Whisky Galore: Nakege and Wonstar

This book goes into extensive detail about the Traditional Heritage Craftworks company on Nakege, comparing and contrasting the production of bourbon there with the Irish-style whisky on Wonstar.

    Nakege orbits very close to a red main sequence star, inside the orbit of the system's secondary star, a bright red dwarf.  The temperature on the world is affected primarily by the proximity of the secondary, which causes the average to fluctuate from -2 to 25 degrees.  Nakege orbits the primary every 58.4 standard days (52.9 local days of 26.5 hours); the secondary orbits the primary every 167.9 standard days. Because of the two suns, the days are long and night vanishes completely at the peak of summer.  The cycle of temperature corresponds to a short but productive growing season, midsummer occuring every 89.54 standard days (81.1 local days).  Fast-growing varieties of grains can complete their cycle in the time available, while white oak responds to the bisolar seasons with tight ring growth in a full deciduous cycle.

    THC was founded by Artur Gravella in 735.  He was a professor of distilled beverages at Plankwell University on Rhylanor, who decided to put aside academic distinction for what he called a real contribution to the arts and sciences.  He landed on the world and set up the first camp in 737.  First to be established was subsistence agriculture in the lake region, followed by a class E starport to the northeast of the farming area.  A rail link was built connecting the starport area to the outskirts of the first town, Crow.  Once the colony was declared self-supporting in 751, work began on the crops necessary for bourbon production.  White oak forests were seeded from original Sol heritage varieties, aiming for a large genetic diversity to reduce the chances of a local Nakege factor wiping out the trees.  Also planted were trees to provide natural cork for stoppers.
    On Sol, White Oaks take at least 20 years to reach acorn-producing age.  Rotation length when farmed intensively can be as short as 60 years, although for unmanaged forest 120 years is more reasonable.  Individual trees can easily live over 600 years.  Thinning early and regularly after 10 years is the best way for maximum production.
    Artur Gravella died in 762, and his son Eneri took over the family business.  He too wanted the bourbon production to be traditionally perfect, and decreed that the white oak forests should not only become self-sustaining, but should be farmed with low intensity methods.  That would normally mean at least 120 years in the cycle.  Here on Nakege, though, the climate and light allowed the forest to be fully established in just 90 standard years.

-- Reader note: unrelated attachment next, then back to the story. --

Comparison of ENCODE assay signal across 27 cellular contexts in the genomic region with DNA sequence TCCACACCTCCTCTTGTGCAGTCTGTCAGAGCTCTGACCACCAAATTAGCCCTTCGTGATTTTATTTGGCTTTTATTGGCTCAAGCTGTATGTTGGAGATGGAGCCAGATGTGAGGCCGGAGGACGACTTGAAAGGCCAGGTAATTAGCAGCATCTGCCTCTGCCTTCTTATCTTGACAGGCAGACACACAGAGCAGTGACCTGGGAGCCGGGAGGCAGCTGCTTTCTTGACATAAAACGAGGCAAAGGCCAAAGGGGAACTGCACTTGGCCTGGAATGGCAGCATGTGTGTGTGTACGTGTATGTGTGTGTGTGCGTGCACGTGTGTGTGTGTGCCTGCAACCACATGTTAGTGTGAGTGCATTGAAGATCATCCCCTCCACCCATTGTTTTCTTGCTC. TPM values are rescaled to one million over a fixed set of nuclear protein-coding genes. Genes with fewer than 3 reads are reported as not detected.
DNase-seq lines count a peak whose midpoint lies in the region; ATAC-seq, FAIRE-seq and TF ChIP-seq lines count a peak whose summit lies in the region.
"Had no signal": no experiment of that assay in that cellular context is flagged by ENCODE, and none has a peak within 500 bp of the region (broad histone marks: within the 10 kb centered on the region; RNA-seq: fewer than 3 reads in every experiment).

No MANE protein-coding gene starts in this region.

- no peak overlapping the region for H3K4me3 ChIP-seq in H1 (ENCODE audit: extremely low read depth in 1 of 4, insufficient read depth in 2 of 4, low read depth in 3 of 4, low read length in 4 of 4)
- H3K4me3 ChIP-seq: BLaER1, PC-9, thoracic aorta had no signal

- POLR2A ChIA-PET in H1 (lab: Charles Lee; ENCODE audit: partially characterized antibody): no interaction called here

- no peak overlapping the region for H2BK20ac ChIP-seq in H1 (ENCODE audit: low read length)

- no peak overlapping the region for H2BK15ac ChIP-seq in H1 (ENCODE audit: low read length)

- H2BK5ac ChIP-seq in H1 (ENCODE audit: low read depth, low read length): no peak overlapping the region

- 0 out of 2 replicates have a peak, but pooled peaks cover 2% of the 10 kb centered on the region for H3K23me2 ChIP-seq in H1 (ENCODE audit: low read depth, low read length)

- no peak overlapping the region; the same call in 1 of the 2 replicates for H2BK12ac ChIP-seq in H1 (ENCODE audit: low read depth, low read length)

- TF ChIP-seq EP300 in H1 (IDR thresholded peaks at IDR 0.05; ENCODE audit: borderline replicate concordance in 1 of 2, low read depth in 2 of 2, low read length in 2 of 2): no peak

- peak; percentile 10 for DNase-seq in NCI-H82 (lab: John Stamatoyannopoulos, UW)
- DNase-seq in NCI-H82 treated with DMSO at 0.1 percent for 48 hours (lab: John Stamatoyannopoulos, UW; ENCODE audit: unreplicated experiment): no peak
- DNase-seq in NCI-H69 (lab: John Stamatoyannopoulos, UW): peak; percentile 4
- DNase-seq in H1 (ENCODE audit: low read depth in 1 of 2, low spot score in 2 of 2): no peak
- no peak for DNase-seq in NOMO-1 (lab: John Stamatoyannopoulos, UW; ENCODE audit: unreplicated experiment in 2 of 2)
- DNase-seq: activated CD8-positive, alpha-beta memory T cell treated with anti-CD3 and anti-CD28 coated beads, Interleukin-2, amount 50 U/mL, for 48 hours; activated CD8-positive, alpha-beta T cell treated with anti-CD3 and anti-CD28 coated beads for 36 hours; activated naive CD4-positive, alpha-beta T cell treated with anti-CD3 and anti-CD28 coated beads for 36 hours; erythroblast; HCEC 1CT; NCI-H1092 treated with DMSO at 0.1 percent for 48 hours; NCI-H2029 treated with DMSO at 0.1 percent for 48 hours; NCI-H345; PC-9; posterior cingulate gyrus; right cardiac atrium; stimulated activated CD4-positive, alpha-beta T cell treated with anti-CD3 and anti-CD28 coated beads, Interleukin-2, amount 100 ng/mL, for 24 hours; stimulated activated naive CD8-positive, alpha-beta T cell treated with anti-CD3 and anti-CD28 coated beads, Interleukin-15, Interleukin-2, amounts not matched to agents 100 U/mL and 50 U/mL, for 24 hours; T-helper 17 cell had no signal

Eneri died in 814 -- he was not to see the forest mature.  His children, daughter Alicia and son Elyot and their families, would be the ones to see the first tree cut.
    At that point, bourbon production started in earnest.  Master coopers built the charred white oak barrels that are required to mature the true bourbon.  Aging warehouses were built to store the barrels while they matured.  Pot stills were built using local copper, which had been mined for many years.  The white oak was also used to build the large fermentation vats.  Glassblowing had been established for many years too, and the design of the hand-blown glass bourbon bottles dated back to Artur Gravella's original concept.
    Maize, rye, and barley had already been grown since the colony's inception.  Wells were already drilled deep into the limestone bedrock, producing a calcium-rich water ideal for the best bourbon.
    The first seven distillations and fermentations were poured on the ground in a ritual sacrifice.  This incidentally -- and probably more importantly -- allowed the sour mash to become established for consistency of fermentation.
    Since then, the production line -- if one can call such small batch bourbon a production line -- has run continuously.  Bourbon is aged until the master distiller says it's ready, and then it's bottled and stored.

    [history of the Tukera Lines feud]

    [Nakege in the Third and Fourth Frontier Wars]

    [side industries: furniture, bourbon sugar, etc.]

    [layout and extent of the facilities]

    [corporate culture]

    [future prospects]

    [contrast with Jungleland whisky production on Wonstar, an ultra-premium small batch distillery]

    [contrast with North Whipsnade whisky production on Wonstar, a high quality moderate size producer]

    [contrast with Ancient Mariner whisky production at Seaview on Wonstar, a premium high volume distillery]

    [contrast with Jerrold's Original whisky production on Wonstar, a mass-market volume production factory]

    [the feasibility of a THC-style traditional approach on Wonstar]

    Included in an appendix are the complete test procedures to verify the authenticity of a bottle of Blockade Bourbon without opening it.  Tests are given by tech level, with notations as to what certainty of authenticity can be deduced from each test.  Complete confidence of authenticity can be achieved at tech level C; reasonable confidence is achieved at tech level 9, but requires destructive testing of small glass and wax samples.

(to be completed)